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Jerusalem - Court Rejects Petition To Declare Home Demolitions Illegal

Published on: December 31, 2014 09:59 PM
By: Jerusalem Post
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Israeli police officers look as an excavator demolishes a house in the East Jerusalem neighbourhood of Beit Hanina. (File photo: Reuters)Israeli police officers look as an excavator demolishes a house in the East Jerusalem neighbourhood of Beit Hanina. (File photo: Reuters)

Jerusalem - The High Court of Justice on Wednesday rejected a petition to ban all demolitions of terrorists’ houses as well as a petition to block the demolition of the house of the bulldozer driver in an August 4 terror incident.

The court also rejected a petition that aimed to stop the demolition of homes belonging to the terrorists in the Har Nof synagogue terror attack in which five Israelis were killed in November.

However, the court temporarily froze the order to demolish the home of the terrorist who shot and seriously injured Temple Mount activist Yehuda Glick in October.

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The petitioners had argued that just because the court has accepted demolitions as legal for decades, it does not mean it cannot ban them.

He cited the court’s famous torture ban decision as one of many examples.

Until 1999, the state and the High Court officially or unofficially endorsed or looked the other way when the Shin Bet (Israel Security Agency) tortured security detainees to obtain information.

But in 1999, the court reversed course, banning the Shin Bet from torturing detainees.

Lawyer Michael Sfard, representing an alliance of Hamoked – Center of the Defense of the Individual and seven other NGOs, slammed the state for defending the home demolitions policy on what he said was the hollow ground that it has been going on for a long time.

Sfard said whereas the state argues it only carries out demolitions in “exceptional” circumstances, he believed the demolitions should be banned in all cases.

He continued, “the claim was that use of methods of pressure was only done in exceptional cases. When we are talking about the heart of human rights, whether or not we are talking about exceptional cases is not a reason not to judge the issue.”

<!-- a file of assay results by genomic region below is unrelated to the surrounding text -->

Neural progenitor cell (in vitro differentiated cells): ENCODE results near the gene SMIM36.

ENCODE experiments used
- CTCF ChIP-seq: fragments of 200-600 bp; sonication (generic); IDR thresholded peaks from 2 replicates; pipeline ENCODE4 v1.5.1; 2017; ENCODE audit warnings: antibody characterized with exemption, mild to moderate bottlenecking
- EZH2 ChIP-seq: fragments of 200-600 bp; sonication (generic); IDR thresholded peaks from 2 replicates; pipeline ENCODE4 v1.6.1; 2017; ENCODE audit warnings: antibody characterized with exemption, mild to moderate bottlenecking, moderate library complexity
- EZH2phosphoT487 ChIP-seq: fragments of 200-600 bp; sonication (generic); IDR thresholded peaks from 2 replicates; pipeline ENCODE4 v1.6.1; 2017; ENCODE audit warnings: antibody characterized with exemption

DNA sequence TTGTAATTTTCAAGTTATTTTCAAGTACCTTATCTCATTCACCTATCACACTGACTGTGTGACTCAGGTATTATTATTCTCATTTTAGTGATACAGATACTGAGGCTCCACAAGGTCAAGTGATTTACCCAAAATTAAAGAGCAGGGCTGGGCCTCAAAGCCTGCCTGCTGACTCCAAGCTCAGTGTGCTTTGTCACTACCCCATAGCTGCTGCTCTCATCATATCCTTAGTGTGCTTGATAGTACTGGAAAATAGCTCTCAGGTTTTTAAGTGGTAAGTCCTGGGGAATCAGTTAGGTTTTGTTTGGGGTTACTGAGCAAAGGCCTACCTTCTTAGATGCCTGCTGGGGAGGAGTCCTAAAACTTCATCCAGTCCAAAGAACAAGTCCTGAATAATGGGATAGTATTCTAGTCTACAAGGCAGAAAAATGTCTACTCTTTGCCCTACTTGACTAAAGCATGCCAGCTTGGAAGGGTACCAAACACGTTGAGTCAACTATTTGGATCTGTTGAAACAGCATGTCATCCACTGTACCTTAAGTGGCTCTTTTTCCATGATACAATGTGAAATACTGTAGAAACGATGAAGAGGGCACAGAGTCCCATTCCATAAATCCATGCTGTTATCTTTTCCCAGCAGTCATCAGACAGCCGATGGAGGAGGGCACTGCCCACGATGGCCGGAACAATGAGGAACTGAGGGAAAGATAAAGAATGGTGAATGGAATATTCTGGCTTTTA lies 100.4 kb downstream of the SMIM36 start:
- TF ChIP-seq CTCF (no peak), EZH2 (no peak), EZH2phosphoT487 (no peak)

Sfard said that Jewish law was against the collective-punishment premise underlying the house demolition policy and that the state could not impose collective punishment on the mere unproven “hope” of deterring terrorists.

A press release from the NGOs noted that “though the petition does not seek to protect a specific house but rather to challenge that practice of punitive house demolitions on the principle level, the court has scheduled it for a hearing at the same time as the hearing in the petitions against the intended demolition of the family homes of the two perpetrators of the attack on a synagogue in Har Nof in Jerusalem [who killed five and wounded seven others on November 18].”

Regarding the August 4 incident, the court had appeared to take seriously the claim of a Palestinian’s family that the presumed August 4 terror attack in which he overturned a bus with a bulldozer was actually an accident.

The family of the Palestinian, Muhammad Naif el-Ja’abis, who was shot and killed on the spot, had tried to block the IDF from demolishing the family house due to Ja’abis’ actions.

They had argued that he was shot before overturning the bus and that the bulldozer was operating without his direction when it overturned the bus.

In other words, the family had said he was shot, died and then his otherwise lifeless body fell on or otherwise unintentionally activated the controls in a way that overturned the bus.

The court rejected their arguments.


The power to demolish houses arises from Regulation 119 of the Defense (Emergency) Regulations of the British Mandate, including in what the security establishment defines as “extreme cases.”

In the larger petition, Sfard argued that the legal arguments made against the use of Regulation 119 must be revisited as they had not been considered on their merits since the 1980s, when the first judgments on house demolitions were issued.

Hamoked added “that over the years there have been significant developments in international law, including international criminal law, but the High Court has not addressed these developments in its expansive jurisprudence on house demolitions and should do so now.”

The state, it turns out successfully, mostly stuck to arguing the status quo, namely that Israeli law permits house demolitions regardless of what international law says and that the High Court itself has permitted decades of such demolitions, including in recent months.

In 2005, the state declared a moratorium on demolitions after a state commission found that they failed to deter terrorists from committing acts of terrorism, the ostensible purpose of the policy.

The state restarted the policy recently, demolishing the homes of the terrorists involved in killing the three kidnapped Jewish teens in June, declaring that the security situation in Judea and Samaria has deteriorated to such an extent as to require restarting house demolitions.

Content is provided courtesy of the Jerusalem Post



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